Flight good. Visa good. Small problem with sim card upon arrival. Got it working. Google Maps says 14-minute drive to cheap guesthouse I’d reserved online.

(Storyteller’s note: I feel like I have the skills to drag out the next hour in about 3000 hilarious, suspenseful words. I’ll fight the urge.)

Basically, Ava and I are in a taxi with a very confused driver who searches for this illusive guesthouse for over an hour. It’s after midnight. We end up at a place that has a big pink “T8” on the wall and is reminiscent of a low-income high rise in Inner City, USA, something you would see in a documentary about an undercover human trafficking bust.

Two ladies in pajamas escort us to an elevator, up many floors, to a dark hallway full of doors that have padlocked metal gates in front of them. This is not a hotel. It’s an apartment building. And we are staying in someone’s apartment tonight. Me and Ava. All alone. And no one who knows/loves us knows where we are.

FORGET CANCER. WE ARE NOT GOING TO SURVIVE THE NIGHT.

We pay the woman for the room. She also wants a “deposit.” No receipt. I pray I get the deposit back.

I put a chair in front of the door and sleep with my phone in my hand. Well, I mostly toss and turn all night with my phone in my hand. Ask me what I would do with this phone if an emergency arose. I have no idea. Up at 6:00am. At 6:23am the lady comes back with my money. And takes me downstairs to get a taxi. I give her a slip of paper with the address of the clinic.

That morning’s taxi ride was as uneventful as the previous night’s ride was terrifying. I keep pinching myself. You are in Bangkok, Thailand. Where you flew on a whim last night with one of your daughters. You are on your way to get your first mammogram. In Thailand. THAILAND.

We arrive at a big office building. The address is correct. We are very early.

We find our way upstairs to the clinic. I fill out paperwork. We have an hour to burn, so we find a place for Ava to eat a delicious bacon, egg, and cheese bagel and drink a frozen caramel coffee. Me? I haven’t eaten or drunk anything since 5pm the day before, per the doctor’s orders, and cannot eat or drink anything now.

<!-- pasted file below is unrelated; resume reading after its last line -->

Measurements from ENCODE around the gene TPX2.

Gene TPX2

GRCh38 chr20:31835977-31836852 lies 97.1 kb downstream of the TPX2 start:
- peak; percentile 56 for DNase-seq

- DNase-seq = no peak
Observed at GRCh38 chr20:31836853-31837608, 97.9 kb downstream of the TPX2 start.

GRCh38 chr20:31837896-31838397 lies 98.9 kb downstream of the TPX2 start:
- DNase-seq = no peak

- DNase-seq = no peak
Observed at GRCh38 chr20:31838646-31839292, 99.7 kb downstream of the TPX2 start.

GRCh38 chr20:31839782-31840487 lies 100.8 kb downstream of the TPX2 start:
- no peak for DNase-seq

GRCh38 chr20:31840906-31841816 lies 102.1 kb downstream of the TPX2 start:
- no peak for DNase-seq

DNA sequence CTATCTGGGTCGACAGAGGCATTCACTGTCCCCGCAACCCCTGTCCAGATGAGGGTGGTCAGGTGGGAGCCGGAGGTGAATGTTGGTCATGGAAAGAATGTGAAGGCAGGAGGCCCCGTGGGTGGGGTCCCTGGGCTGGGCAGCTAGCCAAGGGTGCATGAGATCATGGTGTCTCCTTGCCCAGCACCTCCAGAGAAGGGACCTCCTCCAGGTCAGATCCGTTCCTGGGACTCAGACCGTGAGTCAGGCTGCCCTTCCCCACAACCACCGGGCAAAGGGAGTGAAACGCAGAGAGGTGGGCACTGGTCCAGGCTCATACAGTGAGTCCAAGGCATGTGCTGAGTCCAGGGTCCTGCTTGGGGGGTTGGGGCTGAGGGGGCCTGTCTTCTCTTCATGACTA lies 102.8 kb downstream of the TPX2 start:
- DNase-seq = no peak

I journal while Ava FaceTimes Livi. This is a happy Mom moment for me, because the two of them have not been friends lately.

I feel nervous, but it’s not too bad. I’m thankful that I’m not here to give a talk or present something. Somebody else will do everything for me, and the results are in your hands, God. What I want is an all-clear, just a harmless, benign lump, and we enjoy the day and go back to our life. But I trust that your plan is the sweetest, even if it’s not the easiest.

Breathe in. Be still.

Breathe out. And know.

Breathe in. Be still.

Breathe out. And know.

2 thoughts on “once upon a mammogram

  1. Sierra

    It sounds like you might have fibrocystic breasts, which is very, very common (but can eventually be a precursor to breast cancer). Removing them or aspirating them will not make them stop coming back (and can be painful and even cause more). What will take them completely away however is iodine (extremely lacking in our diets today, and also pushed out of our cells by bromine, fluoride, and chlorine). The best iodine to take that has both types that our body can absorb has been around almost 200 years–Lugol’s (as a liquid) and Iodoral (as a pill). You can learn more in the book “The Iodine Crisis: What You Don’t Know About Iodine Can Wreck Your Life” by Lynne Farrow and David Brownstein MD. I was in your position, and learning this has seriously changed my life! God bless!

  2. Pingback: adventures in mammogramming (continued) – Marla Taviano